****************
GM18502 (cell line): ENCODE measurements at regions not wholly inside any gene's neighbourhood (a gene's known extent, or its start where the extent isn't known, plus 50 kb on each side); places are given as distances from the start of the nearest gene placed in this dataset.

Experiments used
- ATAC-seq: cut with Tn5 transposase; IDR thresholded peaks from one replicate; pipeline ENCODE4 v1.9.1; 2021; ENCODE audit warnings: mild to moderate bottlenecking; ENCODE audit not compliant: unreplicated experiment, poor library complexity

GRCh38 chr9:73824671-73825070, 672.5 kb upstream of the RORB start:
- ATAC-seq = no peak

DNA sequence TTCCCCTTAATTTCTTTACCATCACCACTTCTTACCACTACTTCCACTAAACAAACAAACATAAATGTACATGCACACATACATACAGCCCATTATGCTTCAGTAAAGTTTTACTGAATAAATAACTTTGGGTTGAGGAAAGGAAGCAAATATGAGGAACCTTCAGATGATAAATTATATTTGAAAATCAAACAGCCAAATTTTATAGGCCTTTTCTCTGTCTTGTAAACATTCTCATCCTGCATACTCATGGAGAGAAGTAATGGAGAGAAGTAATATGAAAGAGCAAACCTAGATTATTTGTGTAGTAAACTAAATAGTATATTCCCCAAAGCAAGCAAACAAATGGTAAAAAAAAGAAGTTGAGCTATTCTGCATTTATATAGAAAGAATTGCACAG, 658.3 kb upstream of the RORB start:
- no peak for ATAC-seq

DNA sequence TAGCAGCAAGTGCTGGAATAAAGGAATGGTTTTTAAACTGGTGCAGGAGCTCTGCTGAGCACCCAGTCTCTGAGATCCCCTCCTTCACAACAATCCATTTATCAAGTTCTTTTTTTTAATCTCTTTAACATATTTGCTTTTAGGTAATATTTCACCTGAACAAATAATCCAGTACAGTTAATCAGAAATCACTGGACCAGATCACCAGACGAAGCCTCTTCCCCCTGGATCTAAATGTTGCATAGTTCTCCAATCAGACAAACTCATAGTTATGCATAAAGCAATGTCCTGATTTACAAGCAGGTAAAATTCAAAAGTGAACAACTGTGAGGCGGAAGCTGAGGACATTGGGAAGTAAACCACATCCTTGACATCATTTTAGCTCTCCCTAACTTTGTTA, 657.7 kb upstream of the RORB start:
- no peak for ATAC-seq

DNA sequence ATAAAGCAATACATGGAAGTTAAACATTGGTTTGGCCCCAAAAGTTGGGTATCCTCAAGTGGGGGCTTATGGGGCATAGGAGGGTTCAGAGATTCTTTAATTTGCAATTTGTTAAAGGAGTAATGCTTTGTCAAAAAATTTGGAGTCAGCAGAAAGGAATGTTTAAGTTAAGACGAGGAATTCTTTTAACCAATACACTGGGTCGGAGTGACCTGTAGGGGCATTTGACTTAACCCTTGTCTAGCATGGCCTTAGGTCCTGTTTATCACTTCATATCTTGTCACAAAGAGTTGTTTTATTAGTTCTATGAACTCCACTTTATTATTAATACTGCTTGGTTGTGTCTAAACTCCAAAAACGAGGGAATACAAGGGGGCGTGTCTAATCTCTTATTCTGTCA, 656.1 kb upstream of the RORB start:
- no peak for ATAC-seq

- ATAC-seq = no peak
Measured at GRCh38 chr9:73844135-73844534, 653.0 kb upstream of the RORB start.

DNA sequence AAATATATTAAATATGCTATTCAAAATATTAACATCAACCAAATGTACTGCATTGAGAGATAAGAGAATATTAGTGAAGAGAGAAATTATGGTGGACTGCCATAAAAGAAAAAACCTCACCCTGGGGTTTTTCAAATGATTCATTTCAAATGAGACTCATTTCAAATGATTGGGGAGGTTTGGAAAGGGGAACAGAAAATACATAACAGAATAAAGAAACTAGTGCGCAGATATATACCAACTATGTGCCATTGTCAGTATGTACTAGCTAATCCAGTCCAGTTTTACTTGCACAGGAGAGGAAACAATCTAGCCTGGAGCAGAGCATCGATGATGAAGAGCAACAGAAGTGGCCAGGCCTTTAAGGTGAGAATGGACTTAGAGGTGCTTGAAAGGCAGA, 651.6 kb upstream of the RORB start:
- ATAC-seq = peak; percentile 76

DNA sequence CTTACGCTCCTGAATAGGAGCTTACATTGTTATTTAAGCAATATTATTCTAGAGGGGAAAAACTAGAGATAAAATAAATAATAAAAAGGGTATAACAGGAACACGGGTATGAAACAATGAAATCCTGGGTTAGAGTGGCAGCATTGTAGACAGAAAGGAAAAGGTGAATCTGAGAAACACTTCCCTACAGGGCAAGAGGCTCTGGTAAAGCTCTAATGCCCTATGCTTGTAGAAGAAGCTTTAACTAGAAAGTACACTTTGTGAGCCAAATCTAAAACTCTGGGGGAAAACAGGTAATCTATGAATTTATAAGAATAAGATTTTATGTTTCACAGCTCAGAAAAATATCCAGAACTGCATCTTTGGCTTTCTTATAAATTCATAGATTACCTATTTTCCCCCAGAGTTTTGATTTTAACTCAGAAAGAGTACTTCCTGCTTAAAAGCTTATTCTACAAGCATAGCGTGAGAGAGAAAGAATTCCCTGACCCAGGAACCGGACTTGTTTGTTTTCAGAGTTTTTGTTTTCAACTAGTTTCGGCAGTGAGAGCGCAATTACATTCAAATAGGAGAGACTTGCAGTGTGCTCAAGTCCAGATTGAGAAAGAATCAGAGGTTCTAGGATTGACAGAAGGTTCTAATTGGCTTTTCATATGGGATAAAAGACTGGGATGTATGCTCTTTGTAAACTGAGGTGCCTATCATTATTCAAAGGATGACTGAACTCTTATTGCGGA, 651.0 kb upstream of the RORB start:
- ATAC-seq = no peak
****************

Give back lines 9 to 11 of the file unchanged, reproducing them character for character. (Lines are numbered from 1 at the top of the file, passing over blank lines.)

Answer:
- no peak for ATAC-seq

DNA sequence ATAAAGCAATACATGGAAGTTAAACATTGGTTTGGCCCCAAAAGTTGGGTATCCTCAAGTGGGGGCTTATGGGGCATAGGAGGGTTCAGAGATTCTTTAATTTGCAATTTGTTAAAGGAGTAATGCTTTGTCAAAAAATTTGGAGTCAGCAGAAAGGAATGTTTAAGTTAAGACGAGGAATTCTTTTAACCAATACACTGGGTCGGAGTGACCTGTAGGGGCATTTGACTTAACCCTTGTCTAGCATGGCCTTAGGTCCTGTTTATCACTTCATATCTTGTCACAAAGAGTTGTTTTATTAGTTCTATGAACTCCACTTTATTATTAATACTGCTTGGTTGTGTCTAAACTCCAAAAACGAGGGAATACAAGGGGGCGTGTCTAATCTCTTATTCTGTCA, 656.1 kb upstream of the RORB start:
- no peak for ATAC-seq